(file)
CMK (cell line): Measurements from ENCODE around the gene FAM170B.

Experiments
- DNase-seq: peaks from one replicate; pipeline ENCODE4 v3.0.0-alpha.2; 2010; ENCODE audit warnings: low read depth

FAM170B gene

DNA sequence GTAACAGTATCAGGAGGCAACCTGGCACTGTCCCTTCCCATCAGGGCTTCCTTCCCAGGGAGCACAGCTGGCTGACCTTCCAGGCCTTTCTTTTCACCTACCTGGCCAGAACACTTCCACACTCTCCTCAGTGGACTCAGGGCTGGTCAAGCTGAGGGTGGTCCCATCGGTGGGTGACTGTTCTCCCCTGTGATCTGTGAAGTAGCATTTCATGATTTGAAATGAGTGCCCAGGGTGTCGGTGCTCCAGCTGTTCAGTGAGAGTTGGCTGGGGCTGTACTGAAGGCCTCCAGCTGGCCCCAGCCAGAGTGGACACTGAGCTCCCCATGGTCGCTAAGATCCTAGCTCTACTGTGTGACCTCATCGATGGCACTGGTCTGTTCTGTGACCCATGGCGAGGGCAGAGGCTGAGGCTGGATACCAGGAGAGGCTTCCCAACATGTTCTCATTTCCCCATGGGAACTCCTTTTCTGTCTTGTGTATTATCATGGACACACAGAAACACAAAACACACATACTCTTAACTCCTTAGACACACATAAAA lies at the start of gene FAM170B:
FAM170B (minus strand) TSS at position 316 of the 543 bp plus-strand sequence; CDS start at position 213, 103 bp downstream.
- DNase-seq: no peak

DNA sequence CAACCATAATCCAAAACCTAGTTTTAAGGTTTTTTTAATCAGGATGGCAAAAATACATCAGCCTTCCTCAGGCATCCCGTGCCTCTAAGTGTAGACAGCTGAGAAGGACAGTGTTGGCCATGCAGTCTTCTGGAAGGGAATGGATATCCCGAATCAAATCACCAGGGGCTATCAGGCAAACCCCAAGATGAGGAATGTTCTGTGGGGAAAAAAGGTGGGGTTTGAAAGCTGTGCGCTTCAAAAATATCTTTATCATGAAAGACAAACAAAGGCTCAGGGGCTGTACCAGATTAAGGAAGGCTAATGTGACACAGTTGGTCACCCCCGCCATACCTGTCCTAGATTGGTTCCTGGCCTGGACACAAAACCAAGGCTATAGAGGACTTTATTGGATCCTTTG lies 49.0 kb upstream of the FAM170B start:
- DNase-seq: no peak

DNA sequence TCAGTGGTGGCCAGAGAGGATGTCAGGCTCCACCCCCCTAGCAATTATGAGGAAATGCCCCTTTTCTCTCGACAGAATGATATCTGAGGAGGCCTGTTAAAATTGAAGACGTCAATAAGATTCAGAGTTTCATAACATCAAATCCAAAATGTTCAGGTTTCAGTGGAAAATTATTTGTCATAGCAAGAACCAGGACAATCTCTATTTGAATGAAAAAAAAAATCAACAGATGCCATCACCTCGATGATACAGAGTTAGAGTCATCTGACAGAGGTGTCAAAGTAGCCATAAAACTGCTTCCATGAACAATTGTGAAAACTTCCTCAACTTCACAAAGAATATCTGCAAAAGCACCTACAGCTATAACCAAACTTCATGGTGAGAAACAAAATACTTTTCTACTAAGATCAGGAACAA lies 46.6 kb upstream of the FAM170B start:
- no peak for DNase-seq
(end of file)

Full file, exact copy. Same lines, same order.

CMK (cell line): Measurements from ENCODE around the gene FAM170B.

Experiments
- DNase-seq: peaks from one replicate; pipeline ENCODE4 v3.0.0-alpha.2; 2010; ENCODE audit warnings: low read depth

FAM170B gene

DNA sequence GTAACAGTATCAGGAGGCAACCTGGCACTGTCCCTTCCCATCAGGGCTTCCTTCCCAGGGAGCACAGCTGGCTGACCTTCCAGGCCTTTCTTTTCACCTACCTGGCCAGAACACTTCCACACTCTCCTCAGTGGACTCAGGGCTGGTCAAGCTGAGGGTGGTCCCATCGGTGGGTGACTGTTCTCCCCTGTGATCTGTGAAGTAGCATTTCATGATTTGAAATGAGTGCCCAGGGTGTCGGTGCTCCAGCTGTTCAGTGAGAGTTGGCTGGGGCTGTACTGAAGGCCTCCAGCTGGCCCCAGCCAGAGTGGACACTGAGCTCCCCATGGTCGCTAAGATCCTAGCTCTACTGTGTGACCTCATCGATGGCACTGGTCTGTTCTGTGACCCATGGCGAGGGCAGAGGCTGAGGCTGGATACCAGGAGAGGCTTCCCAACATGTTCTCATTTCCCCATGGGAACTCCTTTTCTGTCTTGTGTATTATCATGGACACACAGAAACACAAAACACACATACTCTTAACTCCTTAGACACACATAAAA lies at the start of gene FAM170B:
FAM170B (minus strand) TSS at position 316 of the 543 bp plus-strand sequence; CDS start at position 213, 103 bp downstream.
- DNase-seq: no peak

DNA sequence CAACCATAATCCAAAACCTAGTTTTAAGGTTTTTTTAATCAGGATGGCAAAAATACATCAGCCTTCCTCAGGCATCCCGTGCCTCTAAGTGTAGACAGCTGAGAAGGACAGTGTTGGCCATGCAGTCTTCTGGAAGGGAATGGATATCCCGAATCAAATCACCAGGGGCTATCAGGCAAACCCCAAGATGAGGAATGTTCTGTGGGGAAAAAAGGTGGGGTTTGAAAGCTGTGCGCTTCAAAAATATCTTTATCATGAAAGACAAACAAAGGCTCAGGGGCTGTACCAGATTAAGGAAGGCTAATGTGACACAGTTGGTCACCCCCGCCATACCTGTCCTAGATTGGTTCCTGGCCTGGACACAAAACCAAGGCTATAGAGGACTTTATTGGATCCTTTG lies 49.0 kb upstream of the FAM170B start:
- DNase-seq: no peak

DNA sequence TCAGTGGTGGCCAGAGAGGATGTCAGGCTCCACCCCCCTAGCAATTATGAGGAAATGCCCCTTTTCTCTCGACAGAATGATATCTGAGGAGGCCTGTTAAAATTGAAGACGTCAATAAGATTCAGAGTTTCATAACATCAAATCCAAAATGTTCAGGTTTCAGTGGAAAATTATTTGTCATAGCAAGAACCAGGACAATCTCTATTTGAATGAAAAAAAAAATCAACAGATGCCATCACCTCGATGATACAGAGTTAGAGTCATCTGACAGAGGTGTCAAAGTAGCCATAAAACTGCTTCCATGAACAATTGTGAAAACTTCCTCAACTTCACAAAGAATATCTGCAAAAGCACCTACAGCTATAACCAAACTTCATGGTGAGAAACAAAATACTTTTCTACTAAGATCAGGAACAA lies 46.6 kb upstream of the FAM170B start:
- no peak for DNase-seq